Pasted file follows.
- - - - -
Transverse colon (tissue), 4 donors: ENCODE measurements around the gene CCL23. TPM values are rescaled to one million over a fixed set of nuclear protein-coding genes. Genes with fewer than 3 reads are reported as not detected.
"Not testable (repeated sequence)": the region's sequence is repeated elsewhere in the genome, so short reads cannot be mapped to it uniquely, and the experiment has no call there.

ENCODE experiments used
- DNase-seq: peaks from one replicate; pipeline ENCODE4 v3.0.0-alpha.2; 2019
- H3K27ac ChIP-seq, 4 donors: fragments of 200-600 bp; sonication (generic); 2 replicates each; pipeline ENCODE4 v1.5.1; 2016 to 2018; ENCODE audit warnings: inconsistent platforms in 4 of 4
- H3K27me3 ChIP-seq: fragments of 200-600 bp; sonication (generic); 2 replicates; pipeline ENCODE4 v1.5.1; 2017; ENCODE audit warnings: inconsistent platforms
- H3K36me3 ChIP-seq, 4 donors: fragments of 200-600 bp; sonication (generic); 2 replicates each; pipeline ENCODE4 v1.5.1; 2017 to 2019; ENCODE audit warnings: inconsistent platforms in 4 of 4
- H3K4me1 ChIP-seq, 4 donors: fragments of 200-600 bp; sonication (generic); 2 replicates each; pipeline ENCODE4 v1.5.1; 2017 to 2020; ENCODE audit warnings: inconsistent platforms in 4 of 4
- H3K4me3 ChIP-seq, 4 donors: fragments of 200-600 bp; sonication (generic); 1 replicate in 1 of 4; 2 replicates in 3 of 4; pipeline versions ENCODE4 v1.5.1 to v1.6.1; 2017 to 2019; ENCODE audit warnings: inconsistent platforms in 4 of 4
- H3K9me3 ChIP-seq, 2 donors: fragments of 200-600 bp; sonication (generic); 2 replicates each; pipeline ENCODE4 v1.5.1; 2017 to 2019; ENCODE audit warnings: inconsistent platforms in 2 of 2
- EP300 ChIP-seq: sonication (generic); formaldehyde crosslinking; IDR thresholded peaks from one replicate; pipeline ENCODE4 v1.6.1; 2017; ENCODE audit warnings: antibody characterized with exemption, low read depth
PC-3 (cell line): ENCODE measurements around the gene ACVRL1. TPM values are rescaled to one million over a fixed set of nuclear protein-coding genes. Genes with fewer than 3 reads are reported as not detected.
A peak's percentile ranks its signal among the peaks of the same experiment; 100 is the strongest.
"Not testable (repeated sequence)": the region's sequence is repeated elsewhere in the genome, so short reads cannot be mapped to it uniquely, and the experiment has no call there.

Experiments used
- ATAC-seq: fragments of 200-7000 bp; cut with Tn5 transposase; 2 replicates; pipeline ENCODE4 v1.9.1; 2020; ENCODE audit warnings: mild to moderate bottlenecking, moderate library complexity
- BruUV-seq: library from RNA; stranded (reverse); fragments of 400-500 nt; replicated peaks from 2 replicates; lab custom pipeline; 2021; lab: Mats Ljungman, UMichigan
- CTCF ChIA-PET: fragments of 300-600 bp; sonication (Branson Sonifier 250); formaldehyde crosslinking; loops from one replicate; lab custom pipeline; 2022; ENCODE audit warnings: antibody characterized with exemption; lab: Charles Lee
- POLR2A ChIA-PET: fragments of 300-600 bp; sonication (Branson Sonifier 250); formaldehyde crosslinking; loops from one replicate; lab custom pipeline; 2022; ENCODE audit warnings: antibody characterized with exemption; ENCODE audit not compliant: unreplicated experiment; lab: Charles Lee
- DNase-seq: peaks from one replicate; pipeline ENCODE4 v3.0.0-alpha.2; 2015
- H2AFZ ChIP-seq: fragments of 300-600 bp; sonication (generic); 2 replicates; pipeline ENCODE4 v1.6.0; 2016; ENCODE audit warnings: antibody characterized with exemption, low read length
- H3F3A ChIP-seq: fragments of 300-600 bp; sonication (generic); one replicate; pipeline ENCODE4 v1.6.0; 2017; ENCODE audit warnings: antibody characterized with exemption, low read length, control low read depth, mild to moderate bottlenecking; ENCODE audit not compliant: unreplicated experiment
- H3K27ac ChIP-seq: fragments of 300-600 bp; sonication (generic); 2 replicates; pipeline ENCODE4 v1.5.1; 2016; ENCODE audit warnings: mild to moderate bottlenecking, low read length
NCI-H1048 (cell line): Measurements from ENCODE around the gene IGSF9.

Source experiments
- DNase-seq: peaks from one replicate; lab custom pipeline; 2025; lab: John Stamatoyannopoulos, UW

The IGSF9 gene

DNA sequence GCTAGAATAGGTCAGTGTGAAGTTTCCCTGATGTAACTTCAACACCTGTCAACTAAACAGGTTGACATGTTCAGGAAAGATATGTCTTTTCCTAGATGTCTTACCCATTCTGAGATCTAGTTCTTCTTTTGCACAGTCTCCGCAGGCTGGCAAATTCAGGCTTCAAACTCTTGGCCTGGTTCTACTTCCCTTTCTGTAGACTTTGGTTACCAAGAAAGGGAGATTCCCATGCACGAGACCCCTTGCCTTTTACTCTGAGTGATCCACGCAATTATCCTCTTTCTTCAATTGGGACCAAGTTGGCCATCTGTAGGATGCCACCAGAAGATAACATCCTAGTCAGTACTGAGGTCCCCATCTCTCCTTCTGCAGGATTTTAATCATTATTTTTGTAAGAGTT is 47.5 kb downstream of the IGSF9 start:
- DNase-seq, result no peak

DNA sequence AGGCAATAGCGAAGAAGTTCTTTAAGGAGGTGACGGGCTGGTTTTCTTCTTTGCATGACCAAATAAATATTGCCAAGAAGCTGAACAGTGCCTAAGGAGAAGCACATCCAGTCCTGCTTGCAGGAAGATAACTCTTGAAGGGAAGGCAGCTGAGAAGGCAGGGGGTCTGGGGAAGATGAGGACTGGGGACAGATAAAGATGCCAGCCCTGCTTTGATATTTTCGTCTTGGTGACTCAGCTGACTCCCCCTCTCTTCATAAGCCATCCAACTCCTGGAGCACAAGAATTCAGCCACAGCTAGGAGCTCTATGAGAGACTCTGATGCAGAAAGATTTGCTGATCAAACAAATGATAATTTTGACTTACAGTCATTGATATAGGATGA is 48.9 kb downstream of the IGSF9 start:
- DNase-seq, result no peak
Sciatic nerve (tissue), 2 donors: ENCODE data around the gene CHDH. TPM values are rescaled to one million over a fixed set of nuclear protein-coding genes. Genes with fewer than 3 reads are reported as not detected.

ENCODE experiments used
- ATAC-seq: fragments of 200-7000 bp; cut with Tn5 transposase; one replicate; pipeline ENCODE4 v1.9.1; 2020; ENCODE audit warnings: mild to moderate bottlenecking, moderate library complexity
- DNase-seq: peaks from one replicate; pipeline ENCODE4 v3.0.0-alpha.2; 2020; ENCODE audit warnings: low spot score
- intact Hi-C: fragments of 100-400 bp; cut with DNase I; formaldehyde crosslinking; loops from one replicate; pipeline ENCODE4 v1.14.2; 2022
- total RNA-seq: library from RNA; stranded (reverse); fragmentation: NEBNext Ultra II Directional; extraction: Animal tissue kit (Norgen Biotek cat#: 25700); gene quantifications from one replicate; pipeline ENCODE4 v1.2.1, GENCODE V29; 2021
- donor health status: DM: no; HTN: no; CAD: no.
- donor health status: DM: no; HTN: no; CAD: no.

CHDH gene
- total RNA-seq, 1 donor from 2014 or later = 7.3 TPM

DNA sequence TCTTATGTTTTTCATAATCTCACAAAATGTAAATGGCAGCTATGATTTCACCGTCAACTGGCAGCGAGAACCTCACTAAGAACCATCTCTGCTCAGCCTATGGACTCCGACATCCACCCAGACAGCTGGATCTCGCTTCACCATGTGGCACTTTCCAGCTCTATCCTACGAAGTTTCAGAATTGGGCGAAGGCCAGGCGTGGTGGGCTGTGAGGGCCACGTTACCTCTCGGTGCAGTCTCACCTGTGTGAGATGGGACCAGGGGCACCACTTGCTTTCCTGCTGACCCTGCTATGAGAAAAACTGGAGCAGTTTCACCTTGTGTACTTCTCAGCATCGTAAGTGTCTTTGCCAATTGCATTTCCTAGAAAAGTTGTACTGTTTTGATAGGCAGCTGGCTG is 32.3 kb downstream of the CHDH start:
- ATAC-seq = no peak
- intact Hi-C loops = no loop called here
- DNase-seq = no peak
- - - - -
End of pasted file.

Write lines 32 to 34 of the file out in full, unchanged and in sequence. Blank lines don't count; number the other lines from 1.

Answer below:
Sciatic nerve (tissue), 2 donors: ENCODE data around the gene CHDH. TPM values are rescaled to one million over a fixed set of nuclear protein-coding genes. Genes with fewer than 3 reads are reported as not detected.

ENCODE experiments used
- ATAC-seq: fragments of 200-7000 bp; cut with Tn5 transposase; one replicate; pipeline ENCODE4 v1.9.1; 2020; ENCODE audit warnings: mild to moderate bottlenecking, moderate library complexity